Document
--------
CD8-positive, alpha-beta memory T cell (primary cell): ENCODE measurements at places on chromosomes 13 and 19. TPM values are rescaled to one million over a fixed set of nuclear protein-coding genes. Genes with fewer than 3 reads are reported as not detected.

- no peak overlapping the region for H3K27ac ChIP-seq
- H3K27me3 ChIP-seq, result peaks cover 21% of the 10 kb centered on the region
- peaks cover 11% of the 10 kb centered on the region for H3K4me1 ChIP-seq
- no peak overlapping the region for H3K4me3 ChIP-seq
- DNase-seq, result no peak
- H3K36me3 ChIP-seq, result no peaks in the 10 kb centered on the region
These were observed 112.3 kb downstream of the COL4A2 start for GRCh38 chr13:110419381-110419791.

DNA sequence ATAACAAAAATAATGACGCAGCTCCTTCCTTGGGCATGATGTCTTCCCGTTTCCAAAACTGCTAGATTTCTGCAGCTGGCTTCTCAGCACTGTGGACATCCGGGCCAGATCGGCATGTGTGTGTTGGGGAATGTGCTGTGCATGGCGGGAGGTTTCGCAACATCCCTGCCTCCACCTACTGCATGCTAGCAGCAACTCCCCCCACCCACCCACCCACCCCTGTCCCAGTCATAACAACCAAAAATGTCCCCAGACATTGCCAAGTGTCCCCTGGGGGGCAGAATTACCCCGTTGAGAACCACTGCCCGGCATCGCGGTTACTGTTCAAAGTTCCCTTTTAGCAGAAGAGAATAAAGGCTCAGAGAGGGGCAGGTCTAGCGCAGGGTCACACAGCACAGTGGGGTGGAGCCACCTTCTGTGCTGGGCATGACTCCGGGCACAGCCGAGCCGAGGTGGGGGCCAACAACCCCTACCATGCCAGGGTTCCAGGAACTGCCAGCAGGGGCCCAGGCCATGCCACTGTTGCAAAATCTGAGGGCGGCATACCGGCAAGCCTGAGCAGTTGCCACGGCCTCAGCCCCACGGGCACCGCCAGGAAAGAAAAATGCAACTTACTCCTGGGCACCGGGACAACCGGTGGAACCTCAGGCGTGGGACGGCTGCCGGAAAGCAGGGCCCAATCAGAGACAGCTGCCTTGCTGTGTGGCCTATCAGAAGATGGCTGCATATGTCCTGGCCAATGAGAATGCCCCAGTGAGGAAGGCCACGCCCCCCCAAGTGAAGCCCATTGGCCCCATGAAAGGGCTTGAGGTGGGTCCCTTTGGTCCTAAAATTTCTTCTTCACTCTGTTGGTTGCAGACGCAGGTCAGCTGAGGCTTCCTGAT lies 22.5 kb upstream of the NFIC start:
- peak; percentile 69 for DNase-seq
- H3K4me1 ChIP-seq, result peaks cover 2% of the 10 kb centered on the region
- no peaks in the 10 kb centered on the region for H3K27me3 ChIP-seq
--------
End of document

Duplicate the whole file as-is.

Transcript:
CD8-positive, alpha-beta memory T cell (primary cell): ENCODE measurements at places on chromosomes 13 and 19. TPM values are rescaled to one million over a fixed set of nuclear protein-coding genes. Genes with fewer than 3 reads are reported as not detected.

- no peak overlapping the region for H3K27ac ChIP-seq
- H3K27me3 ChIP-seq, result peaks cover 21% of the 10 kb centered on the region
- peaks cover 11% of the 10 kb centered on the region for H3K4me1 ChIP-seq
- no peak overlapping the region for H3K4me3 ChIP-seq
- DNase-seq, result no peak
- H3K36me3 ChIP-seq, result no peaks in the 10 kb centered on the region
These were observed 112.3 kb downstream of the COL4A2 start for GRCh38 chr13:110419381-110419791.

DNA sequence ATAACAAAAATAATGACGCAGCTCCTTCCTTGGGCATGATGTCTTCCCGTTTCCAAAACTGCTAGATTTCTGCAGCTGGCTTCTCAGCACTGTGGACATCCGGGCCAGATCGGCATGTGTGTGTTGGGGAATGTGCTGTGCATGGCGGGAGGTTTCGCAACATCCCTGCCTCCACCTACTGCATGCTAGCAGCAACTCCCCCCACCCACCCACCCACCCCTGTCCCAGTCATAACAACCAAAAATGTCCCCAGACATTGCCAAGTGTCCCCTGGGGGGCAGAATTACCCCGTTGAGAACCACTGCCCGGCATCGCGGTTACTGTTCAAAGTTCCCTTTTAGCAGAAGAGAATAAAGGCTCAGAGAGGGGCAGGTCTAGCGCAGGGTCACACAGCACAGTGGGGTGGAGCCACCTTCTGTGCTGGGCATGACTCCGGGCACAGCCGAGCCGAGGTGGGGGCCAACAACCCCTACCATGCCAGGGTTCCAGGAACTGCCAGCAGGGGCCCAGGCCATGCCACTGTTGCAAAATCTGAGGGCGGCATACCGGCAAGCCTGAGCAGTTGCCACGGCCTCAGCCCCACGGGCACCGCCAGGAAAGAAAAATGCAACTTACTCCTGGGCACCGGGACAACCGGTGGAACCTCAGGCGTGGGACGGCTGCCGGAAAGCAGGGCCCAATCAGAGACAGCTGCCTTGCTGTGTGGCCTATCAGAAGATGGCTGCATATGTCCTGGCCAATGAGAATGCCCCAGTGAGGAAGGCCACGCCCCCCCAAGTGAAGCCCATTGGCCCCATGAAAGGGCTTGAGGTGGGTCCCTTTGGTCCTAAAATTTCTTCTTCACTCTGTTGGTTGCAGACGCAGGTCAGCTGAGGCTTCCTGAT lies 22.5 kb upstream of the NFIC start:
- peak; percentile 69 for DNase-seq
- H3K4me1 ChIP-seq, result peaks cover 2% of the 10 kb centered on the region
- no peaks in the 10 kb centered on the region for H3K27me3 ChIP-seq